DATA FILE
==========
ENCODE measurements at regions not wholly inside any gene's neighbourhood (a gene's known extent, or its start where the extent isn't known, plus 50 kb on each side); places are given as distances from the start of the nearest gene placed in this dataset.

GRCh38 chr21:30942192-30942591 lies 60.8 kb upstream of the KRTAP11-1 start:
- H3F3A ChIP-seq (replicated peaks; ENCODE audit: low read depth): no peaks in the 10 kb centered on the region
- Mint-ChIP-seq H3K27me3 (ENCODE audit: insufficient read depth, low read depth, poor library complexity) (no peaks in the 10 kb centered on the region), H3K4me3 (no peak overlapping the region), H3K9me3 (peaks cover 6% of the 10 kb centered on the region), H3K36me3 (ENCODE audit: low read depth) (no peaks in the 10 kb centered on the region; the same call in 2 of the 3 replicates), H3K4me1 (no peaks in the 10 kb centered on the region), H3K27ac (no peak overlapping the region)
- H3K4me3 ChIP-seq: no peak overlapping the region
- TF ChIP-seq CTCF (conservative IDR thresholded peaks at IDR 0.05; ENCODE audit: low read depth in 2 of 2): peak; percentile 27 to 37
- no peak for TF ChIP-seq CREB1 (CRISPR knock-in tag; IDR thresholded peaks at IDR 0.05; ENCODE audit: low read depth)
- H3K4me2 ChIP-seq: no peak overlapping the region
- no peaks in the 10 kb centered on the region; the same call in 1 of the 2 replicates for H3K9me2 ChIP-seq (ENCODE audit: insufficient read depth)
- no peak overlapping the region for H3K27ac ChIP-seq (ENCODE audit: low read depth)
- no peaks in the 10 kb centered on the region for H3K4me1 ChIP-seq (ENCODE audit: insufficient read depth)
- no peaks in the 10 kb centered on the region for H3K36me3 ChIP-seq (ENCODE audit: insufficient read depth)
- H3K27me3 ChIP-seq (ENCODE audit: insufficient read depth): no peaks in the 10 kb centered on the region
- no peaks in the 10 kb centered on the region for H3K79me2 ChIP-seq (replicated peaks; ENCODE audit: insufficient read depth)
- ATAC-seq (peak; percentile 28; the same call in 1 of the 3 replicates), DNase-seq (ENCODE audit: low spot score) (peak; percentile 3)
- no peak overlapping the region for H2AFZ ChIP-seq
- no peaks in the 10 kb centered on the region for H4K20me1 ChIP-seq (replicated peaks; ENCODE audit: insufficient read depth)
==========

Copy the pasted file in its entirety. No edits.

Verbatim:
ENCODE measurements at regions not wholly inside any gene's neighbourhood (a gene's known extent, or its start where the extent isn't known, plus 50 kb on each side); places are given as distances from the start of the nearest gene placed in this dataset.

GRCh38 chr21:30942192-30942591 lies 60.8 kb upstream of the KRTAP11-1 start:
- H3F3A ChIP-seq (replicated peaks; ENCODE audit: low read depth): no peaks in the 10 kb centered on the region
- Mint-ChIP-seq H3K27me3 (ENCODE audit: insufficient read depth, low read depth, poor library complexity) (no peaks in the 10 kb centered on the region), H3K4me3 (no peak overlapping the region), H3K9me3 (peaks cover 6% of the 10 kb centered on the region), H3K36me3 (ENCODE audit: low read depth) (no peaks in the 10 kb centered on the region; the same call in 2 of the 3 replicates), H3K4me1 (no peaks in the 10 kb centered on the region), H3K27ac (no peak overlapping the region)
- H3K4me3 ChIP-seq: no peak overlapping the region
- TF ChIP-seq CTCF (conservative IDR thresholded peaks at IDR 0.05; ENCODE audit: low read depth in 2 of 2): peak; percentile 27 to 37
- no peak for TF ChIP-seq CREB1 (CRISPR knock-in tag; IDR thresholded peaks at IDR 0.05; ENCODE audit: low read depth)
- H3K4me2 ChIP-seq: no peak overlapping the region
- no peaks in the 10 kb centered on the region; the same call in 1 of the 2 replicates for H3K9me2 ChIP-seq (ENCODE audit: insufficient read depth)
- no peak overlapping the region for H3K27ac ChIP-seq (ENCODE audit: low read depth)
- no peaks in the 10 kb centered on the region for H3K4me1 ChIP-seq (ENCODE audit: insufficient read depth)
- no peaks in the 10 kb centered on the region for H3K36me3 ChIP-seq (ENCODE audit: insufficient read depth)
- H3K27me3 ChIP-seq (ENCODE audit: insufficient read depth): no peaks in the 10 kb centered on the region
- no peaks in the 10 kb centered on the region for H3K79me2 ChIP-seq (replicated peaks; ENCODE audit: insufficient read depth)
- ATAC-seq (peak; percentile 28; the same call in 1 of the 3 replicates), DNase-seq (ENCODE audit: low spot score) (peak; percentile 3)
- no peak overlapping the region for H2AFZ ChIP-seq
- no peaks in the 10 kb centered on the region for H4K20me1 ChIP-seq (replicated peaks; ENCODE audit: insufficient read depth)